Terra Nil review |
Videogames as a medium offer as many possibilities for gameplay as one can come up with, which makes it surprising how rare it is to find a game that tries something different. Terra Nil is a terraforming strategy game in which the player is tasked with reclaiming polluted and contaminated areas, restoring the climate and ensuring animals have suitable environments to come inhabit. This is done through the strategic placement of buildings that scrub toxins from the ground, irrigate it, provide green energy or even dredge the ocean floor to provide land on which to build. Almost every action costs a certain amount of resources, but fully restoring land or sea tiles gives resources back. This creates a push-and-pull balance where expanding too quickly can leave you stranded as you need to finish small areas to get enough resources to work with.
One of the main themes in Terra Nil is ‘destroying to create’ which ties perfectly with the whole message of the experience: reclaiming lost areas so that life might thrive again. Sometimes, destruction can be mitigated with proper planning, such as excavating and contaminating an area before scrubbing toxins; however, destroying is inevitable at certain points, such as burning the land to create ashy nutrients for lush, verdant forests.
ℹ️ Reviewed on PC | Review code provided by PR/publisher, this review is the personal opinion of the writer. Got unanswered questions about this game? Get in touch on Twitter!
What we Liked!
- Outstanding graphical style | In Terra Nil, you’ll spend most of your playtime zoomed out as wide as possible to get the best building placement possible. However, the game allows you to zoom in close enough to count the amount of flowers in a tile —something I heartily recommend you do! This game looks gorgeous and most of the heavy lifting is done by the art style: the environments look hand painted but brimming with detail and the animals have a cel-shaded style that merges well with the rest.
- The pacing | Four regions comprise the game’s main stages, each with its own biomes and mechanics. Each subsequent stage introduces new mechanics that are sometimes appended to previous ones, increasing their complexity and the usefulness of certain buildings. This creates a beautiful web of decision-making as the game progresses since each building presents the player with more placement options that require more fore planning to be efficient.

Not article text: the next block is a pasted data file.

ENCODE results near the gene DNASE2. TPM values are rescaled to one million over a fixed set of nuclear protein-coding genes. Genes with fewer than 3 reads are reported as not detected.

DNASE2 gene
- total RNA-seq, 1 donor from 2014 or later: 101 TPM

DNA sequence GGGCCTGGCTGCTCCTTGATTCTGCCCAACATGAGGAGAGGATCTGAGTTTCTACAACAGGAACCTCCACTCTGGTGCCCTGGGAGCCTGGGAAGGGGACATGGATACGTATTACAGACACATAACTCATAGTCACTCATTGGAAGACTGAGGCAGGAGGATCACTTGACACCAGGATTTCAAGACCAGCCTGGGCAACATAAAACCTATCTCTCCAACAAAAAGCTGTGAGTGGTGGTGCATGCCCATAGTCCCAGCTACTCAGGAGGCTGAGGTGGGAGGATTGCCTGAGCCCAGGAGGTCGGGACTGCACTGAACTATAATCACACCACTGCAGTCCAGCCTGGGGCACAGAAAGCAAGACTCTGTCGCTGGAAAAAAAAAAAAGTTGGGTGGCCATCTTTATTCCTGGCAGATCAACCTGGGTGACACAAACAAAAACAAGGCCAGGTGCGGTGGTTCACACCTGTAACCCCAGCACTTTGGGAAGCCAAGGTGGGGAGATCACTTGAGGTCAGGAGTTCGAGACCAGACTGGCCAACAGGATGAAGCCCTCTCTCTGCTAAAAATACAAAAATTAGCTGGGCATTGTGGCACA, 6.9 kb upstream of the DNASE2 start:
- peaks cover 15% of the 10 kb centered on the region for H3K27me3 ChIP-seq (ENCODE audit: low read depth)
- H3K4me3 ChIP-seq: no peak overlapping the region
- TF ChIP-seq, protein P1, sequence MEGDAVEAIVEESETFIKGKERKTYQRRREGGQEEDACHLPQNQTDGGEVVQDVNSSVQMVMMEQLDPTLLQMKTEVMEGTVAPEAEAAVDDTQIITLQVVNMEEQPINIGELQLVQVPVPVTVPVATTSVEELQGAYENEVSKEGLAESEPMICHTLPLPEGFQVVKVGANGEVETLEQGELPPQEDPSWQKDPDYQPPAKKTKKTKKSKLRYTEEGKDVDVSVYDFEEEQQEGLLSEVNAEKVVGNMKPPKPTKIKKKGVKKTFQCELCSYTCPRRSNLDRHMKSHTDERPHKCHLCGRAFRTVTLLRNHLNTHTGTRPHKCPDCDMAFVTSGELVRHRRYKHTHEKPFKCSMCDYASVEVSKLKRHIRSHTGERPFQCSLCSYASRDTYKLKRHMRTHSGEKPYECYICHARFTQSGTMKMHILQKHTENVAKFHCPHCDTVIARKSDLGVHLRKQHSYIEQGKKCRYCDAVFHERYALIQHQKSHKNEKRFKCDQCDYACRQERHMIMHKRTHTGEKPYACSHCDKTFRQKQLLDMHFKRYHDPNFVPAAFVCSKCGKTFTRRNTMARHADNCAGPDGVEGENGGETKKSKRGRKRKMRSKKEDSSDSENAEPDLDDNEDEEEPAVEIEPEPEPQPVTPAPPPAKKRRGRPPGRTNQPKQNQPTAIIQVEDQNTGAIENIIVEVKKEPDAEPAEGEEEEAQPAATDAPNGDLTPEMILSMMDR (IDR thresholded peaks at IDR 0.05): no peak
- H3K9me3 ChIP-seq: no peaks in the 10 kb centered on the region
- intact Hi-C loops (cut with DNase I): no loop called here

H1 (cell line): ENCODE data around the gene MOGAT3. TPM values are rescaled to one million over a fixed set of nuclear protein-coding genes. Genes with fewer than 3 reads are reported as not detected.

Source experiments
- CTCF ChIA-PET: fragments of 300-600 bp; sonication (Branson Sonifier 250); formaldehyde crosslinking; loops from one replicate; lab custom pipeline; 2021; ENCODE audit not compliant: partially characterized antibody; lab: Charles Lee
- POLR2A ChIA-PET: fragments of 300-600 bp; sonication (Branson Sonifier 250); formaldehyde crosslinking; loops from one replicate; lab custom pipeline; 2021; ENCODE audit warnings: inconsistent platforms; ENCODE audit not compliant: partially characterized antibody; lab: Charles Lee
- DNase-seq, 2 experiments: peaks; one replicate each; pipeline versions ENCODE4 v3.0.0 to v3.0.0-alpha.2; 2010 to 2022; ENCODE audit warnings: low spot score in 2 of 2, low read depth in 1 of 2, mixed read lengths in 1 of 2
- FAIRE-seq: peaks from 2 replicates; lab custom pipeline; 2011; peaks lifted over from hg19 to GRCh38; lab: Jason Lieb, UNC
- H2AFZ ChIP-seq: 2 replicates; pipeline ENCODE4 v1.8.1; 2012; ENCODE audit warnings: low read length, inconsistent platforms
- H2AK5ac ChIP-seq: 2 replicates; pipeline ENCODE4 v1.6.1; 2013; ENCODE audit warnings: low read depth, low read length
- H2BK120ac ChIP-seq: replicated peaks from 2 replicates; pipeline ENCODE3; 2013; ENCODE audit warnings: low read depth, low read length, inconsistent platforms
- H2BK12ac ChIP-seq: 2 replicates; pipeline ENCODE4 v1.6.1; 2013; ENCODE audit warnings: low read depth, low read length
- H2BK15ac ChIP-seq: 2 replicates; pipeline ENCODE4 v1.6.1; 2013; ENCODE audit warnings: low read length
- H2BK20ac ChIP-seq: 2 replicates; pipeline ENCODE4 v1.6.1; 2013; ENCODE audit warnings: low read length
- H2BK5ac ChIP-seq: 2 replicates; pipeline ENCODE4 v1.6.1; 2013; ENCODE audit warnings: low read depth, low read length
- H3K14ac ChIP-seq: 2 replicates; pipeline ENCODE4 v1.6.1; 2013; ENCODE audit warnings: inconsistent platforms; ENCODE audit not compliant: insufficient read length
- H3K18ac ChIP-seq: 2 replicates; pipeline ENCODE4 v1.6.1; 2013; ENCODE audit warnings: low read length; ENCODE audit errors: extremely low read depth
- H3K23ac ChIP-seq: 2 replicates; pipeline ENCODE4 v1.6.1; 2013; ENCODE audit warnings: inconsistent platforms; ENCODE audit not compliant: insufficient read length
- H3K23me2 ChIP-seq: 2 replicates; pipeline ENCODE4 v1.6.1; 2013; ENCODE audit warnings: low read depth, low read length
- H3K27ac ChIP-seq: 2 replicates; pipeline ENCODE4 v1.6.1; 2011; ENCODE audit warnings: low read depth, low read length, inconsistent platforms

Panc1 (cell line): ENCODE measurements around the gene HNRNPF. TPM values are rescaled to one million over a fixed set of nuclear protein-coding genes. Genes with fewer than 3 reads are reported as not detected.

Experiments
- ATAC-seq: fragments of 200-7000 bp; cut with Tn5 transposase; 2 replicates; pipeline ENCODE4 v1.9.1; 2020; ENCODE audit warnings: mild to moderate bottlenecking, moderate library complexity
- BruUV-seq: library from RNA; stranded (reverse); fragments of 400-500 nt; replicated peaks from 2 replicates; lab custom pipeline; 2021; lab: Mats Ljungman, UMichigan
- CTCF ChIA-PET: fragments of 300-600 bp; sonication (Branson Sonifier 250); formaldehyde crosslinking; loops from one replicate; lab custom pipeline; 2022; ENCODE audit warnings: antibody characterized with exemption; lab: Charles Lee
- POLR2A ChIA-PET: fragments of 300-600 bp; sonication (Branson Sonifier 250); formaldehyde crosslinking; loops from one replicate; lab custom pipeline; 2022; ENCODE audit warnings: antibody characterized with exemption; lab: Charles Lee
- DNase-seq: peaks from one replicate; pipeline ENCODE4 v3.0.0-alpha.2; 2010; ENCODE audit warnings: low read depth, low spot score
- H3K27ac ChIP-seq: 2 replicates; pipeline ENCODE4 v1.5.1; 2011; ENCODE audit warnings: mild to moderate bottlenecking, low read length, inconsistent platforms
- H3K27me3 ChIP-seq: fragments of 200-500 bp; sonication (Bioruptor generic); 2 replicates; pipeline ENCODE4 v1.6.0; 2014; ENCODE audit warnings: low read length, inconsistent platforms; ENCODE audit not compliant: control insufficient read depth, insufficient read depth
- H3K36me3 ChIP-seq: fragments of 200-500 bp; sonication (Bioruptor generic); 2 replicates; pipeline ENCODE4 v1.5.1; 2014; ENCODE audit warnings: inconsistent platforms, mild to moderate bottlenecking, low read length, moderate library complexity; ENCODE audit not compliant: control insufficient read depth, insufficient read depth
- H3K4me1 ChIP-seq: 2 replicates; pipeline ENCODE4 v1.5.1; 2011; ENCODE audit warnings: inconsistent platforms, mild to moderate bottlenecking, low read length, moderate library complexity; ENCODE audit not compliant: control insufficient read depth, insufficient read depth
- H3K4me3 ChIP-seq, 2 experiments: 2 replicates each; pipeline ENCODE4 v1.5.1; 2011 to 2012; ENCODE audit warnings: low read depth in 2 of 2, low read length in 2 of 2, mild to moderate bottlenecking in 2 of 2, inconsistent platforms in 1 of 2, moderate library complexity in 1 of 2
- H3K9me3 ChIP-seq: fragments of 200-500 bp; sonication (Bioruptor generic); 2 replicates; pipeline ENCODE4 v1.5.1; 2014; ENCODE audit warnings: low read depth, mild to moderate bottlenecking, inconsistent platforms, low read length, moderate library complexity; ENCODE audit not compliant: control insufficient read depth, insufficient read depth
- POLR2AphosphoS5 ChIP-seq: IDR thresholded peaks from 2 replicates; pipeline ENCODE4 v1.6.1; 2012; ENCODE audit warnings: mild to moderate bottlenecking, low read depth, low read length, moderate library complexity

- The experience | Above all, the entire point of this game is to sit back, relax and have an enjoyable time. In that sense, Terra Nil delivers in spades! This is a perfect ‘one-hour game’ or simply a calming, chill-time game for those moments when all you want is to unwind. All the elements that comprise this game are working in tandem towards the experience: the visuals, the soothing music, the slow-paced gameplay… It strikes the perfect balance between challenge, brainpower and relaxation.
- Extra features and lacking options | The game features a Screenshot mode that gets rid of the UI so you can get those crispy clean captures of your handiwork. But the files will be saved in a new folder created in the desktop which, as far as I could see, can’t be changed. Similarly, the video and graphics options are severely lacking, offering resolution, display mode and vsync. That’s it. All I wanted was to tone down the weather effects like a storm as it lays down thick enough to distort every line behind it. Oh, and the undo button bugged out on me once, reverting the effects of a building but leaving the building itself behind… I really needed those resources and I had to restart. 🙁
What we Disliked
- Too short! | If anything, this is the best kind of negative your product can have. It was over way too soon! And yes, the game offers some mixed regions where features and mechanics of two or more others are thrown in as a challenge. Still, I would have loved things like huge maps, or tiny puzzle-like challenge maps. Although, the case can be made for simply replaying the regions, which leads us to…
- Procedural Generation | The maps are procedurally generated following certain rules. You’ll never get a map that is truly unsolvable, but some generations can feel like it. In some instances, I’ve struggled for what felt like hours in a map before restarting the region, only to solve it effortlessly in the next attempt. Depending on the distribution of resources and slopes, some mistakes can be much more costly in some map generations than others.
How long to beat the story | 4-5 hours
How long to get all achievements | 12 hours
You’ll love this game if you like these | Dorfromantik, From Dust
Terra Nil is a game about changing the world that doesn’t set itself out to change the world. It is a small and pleasant experience that doesn’t overstay its welcome and that offers a relaxing and safe space to enjoy a journey. If the developers now buckle down and keep adding to this formula, or even open the gates for community-created content, I can see this quickly garnering a following.
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